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dc.contributor.authorPlatzer, Michaela D.
dc.date.accessioned2020-11-25T15:17:24Z
dc.date.available2020-11-25T15:17:24Z
dc.date.issued2012-12-18
dc.identifier.other3566465
dc.identifier.urihttps://hdl.handle.net/1813/78056
dc.description.abstract[Excerpt] This report discusses the U.S. wind turbine manufacturing industry, its supply chain, employment and international trade trends, major federal policy efforts aimed at supporting the industry, and issues affecting its future. The wind industry’s national trade group, the American Wind Energy Association (AWEA), reported an estimated 30,000 Americans were employed directly and indirectly in wind turbine manufacturing in 2011, compared to 2,500 in 2004. Another 45,000 U.S. workers reportedly were employed in other parts of the wind industry in 2011, including construction and services. Wind turbine equipment and component manufacturing jobs range in pay from about $30,000 to around $90,000, according to the Bureau of Labor Statistics. Following an unprecedented period of growth in the U.S. wind power market between 2005 and 2009, about half as many new wind turbines were installed in 2011 (some 3,500) as in 2009.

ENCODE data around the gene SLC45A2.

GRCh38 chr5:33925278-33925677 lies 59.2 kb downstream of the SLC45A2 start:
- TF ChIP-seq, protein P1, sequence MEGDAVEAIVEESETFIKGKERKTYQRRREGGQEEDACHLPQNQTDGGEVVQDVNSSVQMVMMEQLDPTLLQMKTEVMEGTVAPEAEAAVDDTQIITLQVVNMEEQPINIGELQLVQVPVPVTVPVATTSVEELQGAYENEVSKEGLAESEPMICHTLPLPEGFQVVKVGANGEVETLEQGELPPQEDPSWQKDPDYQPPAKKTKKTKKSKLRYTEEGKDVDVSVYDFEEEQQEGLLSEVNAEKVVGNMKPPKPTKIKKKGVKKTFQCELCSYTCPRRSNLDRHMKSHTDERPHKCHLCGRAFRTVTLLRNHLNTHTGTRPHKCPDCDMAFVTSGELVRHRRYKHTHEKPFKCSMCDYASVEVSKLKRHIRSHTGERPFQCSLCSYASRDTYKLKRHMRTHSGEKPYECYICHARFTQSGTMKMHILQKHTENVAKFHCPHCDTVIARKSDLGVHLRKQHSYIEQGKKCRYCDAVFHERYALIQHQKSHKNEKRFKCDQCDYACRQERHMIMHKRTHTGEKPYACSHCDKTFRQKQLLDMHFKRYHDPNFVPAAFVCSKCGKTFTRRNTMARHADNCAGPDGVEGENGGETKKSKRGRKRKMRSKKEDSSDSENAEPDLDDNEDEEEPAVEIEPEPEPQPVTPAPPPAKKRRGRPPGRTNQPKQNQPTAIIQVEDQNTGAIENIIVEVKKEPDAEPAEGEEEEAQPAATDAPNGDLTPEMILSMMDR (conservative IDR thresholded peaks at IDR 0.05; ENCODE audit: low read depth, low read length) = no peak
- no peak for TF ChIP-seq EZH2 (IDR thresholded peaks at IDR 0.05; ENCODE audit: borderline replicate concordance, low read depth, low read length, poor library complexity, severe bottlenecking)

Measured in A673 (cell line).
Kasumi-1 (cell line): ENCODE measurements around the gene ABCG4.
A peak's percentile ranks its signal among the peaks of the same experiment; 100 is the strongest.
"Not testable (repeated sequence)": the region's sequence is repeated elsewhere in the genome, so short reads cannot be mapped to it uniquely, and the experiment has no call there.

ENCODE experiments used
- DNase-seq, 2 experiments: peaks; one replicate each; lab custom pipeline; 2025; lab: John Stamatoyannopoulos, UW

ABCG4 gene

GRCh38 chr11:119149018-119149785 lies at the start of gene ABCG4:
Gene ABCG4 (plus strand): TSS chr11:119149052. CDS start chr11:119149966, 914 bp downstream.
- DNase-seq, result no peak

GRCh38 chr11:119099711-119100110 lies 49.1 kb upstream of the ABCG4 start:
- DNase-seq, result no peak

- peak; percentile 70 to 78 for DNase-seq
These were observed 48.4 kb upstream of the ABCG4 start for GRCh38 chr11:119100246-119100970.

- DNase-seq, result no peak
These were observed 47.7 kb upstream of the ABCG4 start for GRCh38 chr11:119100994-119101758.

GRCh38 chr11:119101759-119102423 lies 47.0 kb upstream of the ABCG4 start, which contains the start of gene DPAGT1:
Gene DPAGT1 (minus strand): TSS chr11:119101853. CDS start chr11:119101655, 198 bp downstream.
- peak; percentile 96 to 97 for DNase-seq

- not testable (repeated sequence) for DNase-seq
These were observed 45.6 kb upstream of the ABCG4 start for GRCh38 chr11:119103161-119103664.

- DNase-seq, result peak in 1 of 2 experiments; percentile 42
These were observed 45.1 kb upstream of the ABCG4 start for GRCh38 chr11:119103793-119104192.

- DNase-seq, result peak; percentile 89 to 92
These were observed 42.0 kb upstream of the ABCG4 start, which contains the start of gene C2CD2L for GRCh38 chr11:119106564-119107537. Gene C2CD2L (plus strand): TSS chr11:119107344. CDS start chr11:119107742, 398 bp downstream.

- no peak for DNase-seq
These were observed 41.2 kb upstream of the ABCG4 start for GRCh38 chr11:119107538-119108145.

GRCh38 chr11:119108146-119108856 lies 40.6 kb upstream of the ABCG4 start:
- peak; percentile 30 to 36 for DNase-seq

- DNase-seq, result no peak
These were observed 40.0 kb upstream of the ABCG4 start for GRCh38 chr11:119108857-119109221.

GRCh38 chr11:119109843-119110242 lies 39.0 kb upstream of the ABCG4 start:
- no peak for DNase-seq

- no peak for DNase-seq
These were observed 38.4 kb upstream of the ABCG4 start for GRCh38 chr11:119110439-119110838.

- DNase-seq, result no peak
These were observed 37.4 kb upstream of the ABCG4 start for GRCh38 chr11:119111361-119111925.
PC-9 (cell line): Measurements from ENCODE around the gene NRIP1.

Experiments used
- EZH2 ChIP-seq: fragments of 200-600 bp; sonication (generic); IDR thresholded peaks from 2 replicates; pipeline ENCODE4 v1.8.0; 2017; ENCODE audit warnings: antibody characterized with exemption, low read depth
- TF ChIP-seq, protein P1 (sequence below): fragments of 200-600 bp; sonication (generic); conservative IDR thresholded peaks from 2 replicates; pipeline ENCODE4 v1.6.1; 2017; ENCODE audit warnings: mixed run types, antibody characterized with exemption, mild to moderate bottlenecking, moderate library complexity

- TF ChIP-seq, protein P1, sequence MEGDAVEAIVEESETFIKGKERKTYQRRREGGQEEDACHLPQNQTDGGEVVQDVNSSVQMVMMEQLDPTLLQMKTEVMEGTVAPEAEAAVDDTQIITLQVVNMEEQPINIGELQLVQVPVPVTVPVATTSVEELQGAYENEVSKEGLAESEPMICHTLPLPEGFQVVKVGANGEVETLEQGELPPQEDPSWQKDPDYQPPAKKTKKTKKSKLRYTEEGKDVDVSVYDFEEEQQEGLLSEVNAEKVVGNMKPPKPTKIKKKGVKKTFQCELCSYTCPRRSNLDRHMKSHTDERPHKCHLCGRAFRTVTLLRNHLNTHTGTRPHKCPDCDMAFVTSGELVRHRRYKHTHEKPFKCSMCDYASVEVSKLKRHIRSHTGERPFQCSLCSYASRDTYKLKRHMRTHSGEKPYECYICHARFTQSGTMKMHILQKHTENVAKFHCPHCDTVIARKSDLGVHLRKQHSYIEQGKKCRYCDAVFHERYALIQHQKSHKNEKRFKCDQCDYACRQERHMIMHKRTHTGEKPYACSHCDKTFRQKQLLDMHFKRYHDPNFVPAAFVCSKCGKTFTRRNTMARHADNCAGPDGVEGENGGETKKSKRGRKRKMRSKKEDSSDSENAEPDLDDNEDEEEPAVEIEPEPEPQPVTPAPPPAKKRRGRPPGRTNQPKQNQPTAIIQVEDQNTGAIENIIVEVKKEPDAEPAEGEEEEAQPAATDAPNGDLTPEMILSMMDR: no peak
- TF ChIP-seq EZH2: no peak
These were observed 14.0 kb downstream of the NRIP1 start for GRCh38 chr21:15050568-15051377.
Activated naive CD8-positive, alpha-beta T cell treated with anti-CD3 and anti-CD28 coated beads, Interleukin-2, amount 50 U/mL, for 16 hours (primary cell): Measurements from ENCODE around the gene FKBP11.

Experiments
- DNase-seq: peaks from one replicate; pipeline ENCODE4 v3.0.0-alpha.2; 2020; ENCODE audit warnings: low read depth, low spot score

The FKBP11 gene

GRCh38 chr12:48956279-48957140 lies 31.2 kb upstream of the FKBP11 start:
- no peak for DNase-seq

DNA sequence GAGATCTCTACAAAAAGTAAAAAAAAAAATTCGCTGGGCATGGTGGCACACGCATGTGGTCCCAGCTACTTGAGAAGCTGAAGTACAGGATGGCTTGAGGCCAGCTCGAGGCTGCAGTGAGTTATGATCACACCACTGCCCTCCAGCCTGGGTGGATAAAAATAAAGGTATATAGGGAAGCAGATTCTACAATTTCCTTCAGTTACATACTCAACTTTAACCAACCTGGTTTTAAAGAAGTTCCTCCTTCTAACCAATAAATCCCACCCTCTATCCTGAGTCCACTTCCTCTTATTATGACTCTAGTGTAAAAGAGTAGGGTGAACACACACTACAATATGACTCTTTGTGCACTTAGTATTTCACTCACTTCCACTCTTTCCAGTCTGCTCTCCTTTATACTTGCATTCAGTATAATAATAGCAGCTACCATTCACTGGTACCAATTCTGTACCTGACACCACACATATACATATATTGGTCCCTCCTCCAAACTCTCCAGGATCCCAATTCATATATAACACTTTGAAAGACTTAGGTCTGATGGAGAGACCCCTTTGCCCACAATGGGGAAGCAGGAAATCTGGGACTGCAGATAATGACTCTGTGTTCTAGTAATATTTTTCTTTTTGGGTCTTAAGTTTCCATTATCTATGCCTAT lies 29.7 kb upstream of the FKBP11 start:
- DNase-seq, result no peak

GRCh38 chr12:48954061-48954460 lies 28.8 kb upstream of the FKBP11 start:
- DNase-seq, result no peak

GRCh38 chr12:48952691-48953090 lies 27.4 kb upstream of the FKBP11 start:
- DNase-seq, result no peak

dc.language.isoen_US
dc.relation.isversionofA previous version of this report can be found here: https://hdl.handle.net/1813/78057
dc.relation.urihttps://hdl.handle.net/1813/78057
dc.subjectwind turbine
dc.subjectmanufacturing
dc.subjectfederal support
dc.subjectAmerican Wind Energy Association
dc.subjectAWEA
dc.titleU.S. Wind Turbine Manufacturing: Federal Support for an Emerging Industry
dc.typeunassigned
dc.description.legacydownloadsCRS_US_Wind_Turbine2.pdf: 526 downloads, before Oct. 1, 2020.
local.authorAffiliationPlatzer, Michaela D.: Congressional Research Service


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